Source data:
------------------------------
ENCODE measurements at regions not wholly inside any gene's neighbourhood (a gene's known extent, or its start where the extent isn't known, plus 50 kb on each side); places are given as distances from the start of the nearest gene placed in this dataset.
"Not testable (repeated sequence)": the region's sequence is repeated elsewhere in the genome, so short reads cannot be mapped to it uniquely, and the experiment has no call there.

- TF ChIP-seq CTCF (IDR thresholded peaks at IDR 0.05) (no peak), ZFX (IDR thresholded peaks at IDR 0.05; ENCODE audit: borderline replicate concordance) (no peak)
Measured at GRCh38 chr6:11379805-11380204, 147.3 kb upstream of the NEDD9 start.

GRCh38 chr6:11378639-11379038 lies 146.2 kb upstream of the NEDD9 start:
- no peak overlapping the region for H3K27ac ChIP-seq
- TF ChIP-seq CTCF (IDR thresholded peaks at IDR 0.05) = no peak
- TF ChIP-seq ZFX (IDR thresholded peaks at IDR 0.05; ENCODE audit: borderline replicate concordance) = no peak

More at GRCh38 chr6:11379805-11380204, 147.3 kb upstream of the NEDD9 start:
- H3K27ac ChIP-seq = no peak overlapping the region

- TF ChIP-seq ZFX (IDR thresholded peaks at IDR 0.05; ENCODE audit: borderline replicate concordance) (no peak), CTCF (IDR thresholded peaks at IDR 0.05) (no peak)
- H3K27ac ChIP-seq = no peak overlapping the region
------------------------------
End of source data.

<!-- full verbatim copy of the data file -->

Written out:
ENCODE measurements at regions not wholly inside any gene's neighbourhood (a gene's known extent, or its start where the extent isn't known, plus 50 kb on each side); places are given as distances from the start of the nearest gene placed in this dataset.
"Not testable (repeated sequence)": the region's sequence is repeated elsewhere in the genome, so short reads cannot be mapped to it uniquely, and the experiment has no call there.

- TF ChIP-seq CTCF (IDR thresholded peaks at IDR 0.05) (no peak), ZFX (IDR thresholded peaks at IDR 0.05; ENCODE audit: borderline replicate concordance) (no peak)
Measured at GRCh38 chr6:11379805-11380204, 147.3 kb upstream of the NEDD9 start.

GRCh38 chr6:11378639-11379038 lies 146.2 kb upstream of the NEDD9 start:
- no peak overlapping the region for H3K27ac ChIP-seq
- TF ChIP-seq CTCF (IDR thresholded peaks at IDR 0.05) = no peak
- TF ChIP-seq ZFX (IDR thresholded peaks at IDR 0.05; ENCODE audit: borderline replicate concordance) = no peak

More at GRCh38 chr6:11379805-11380204, 147.3 kb upstream of the NEDD9 start:
- H3K27ac ChIP-seq = no peak overlapping the region

- TF ChIP-seq ZFX (IDR thresholded peaks at IDR 0.05; ENCODE audit: borderline replicate concordance) (no peak), CTCF (IDR thresholded peaks at IDR 0.05) (no peak)
- H3K27ac ChIP-seq = no peak overlapping the region